Israeli Wine – in Time for Passover
Wine has been made in Israel since biblical times. The book of Deuteronomy lists seven blessed species of fruit, including “the fruit of the vine.” Israel’s Mediterranean climate boasts many microclimates, which foster a diversity of wine styles.
The modern Israeli wine industry was greatly influenced by Baron Edmond James de Rothschild, owner of France’s Château Lafite Rothschild. He started making wine in Israel in the late 19th Century, importing French vine varieties and winemaking knowledge, and founding Carmel Winery, today the largest wine estate in Israel.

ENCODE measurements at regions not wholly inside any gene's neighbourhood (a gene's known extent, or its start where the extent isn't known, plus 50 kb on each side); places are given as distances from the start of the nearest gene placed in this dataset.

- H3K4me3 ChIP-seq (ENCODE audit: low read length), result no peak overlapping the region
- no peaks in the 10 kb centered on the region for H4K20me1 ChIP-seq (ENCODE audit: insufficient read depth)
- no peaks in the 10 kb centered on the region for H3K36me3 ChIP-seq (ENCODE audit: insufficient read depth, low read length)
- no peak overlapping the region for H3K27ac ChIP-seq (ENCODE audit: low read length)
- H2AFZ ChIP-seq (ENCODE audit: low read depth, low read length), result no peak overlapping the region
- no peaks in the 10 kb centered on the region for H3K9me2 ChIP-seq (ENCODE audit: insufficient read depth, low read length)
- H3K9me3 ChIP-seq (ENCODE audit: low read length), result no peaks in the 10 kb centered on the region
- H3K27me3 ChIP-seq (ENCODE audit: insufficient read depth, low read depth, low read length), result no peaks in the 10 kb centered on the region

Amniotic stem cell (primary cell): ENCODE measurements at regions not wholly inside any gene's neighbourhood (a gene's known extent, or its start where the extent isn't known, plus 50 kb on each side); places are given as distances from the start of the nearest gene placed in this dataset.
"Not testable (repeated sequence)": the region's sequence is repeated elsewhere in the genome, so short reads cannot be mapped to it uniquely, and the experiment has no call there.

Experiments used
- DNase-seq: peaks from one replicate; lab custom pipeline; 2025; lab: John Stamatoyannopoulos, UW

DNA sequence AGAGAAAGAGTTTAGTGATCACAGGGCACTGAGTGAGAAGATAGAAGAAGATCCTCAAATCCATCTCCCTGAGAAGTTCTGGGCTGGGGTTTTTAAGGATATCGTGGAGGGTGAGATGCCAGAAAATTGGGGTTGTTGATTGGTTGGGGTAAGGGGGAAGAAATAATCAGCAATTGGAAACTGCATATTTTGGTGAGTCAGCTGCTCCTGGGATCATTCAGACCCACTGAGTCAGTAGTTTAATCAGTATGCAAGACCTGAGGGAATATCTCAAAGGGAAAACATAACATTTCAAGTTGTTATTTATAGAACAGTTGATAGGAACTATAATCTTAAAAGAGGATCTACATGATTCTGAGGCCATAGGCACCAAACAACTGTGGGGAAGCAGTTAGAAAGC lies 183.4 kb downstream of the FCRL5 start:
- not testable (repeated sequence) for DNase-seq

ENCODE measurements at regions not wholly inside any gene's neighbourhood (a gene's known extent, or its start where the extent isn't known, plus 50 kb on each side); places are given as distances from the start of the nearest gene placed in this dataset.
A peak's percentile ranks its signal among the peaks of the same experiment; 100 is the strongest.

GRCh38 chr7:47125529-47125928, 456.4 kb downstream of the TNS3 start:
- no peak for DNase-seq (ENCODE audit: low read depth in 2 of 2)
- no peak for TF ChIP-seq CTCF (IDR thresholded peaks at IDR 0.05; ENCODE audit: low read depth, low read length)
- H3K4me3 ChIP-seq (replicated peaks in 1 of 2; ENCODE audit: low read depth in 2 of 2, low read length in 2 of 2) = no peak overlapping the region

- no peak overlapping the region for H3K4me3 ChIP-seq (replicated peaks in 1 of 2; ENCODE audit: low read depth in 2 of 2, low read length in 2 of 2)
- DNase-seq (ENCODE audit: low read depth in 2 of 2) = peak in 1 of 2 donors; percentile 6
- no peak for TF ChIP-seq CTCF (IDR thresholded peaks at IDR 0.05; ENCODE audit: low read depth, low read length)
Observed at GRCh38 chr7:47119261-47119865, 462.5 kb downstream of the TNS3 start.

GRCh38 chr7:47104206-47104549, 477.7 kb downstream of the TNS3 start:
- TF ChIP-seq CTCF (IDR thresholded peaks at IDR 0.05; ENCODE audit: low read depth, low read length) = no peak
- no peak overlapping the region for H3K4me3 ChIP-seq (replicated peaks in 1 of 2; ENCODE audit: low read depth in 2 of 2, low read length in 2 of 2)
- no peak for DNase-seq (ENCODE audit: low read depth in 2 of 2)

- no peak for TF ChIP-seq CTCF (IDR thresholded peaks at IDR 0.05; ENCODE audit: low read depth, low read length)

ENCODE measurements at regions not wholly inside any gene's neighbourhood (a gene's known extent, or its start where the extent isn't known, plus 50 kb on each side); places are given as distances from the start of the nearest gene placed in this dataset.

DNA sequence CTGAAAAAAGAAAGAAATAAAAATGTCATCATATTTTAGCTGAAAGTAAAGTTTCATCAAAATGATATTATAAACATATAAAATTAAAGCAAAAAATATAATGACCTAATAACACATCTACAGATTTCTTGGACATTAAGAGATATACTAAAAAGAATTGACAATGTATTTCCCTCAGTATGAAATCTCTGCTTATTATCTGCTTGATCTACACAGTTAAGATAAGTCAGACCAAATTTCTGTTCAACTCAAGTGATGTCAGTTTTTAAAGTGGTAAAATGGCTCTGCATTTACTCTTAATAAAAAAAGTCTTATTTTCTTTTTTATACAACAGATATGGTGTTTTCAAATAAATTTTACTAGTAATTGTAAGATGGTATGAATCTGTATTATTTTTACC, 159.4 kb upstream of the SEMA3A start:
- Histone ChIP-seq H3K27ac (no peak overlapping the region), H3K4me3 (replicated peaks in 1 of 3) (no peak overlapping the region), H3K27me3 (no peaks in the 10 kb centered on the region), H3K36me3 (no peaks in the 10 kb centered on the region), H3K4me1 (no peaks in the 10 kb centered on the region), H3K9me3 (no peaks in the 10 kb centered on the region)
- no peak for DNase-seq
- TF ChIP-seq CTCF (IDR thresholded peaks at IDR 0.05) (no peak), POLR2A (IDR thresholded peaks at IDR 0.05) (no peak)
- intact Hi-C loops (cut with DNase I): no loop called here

By the late 1980s, most Israeli wine was low quality, used for sacramental purposes. But the 1990s saw a huge boom in the establishment of quality-focused boutique wineries that were taking an artisanal approach. Today there are hundreds of wineries producing in aggregate over 10 million bottles per year. Three producers are responsible for 80 percent of the production: Carmel, Barkan, and Golan Heights Winery.
Grape Collective spoke to nine Israeli quality wine producers about the wines they make, their individual path into winemaking, and their terroir. To read the whole story, click here, and when you get there, click the right arrow on the picture slider to advance to the next interview.
Editor’s Note: A quick on-line search showed Boulder’s Liquor Mart carries at least Carmel and Barkan wines. Others may be available elsewhere in the area.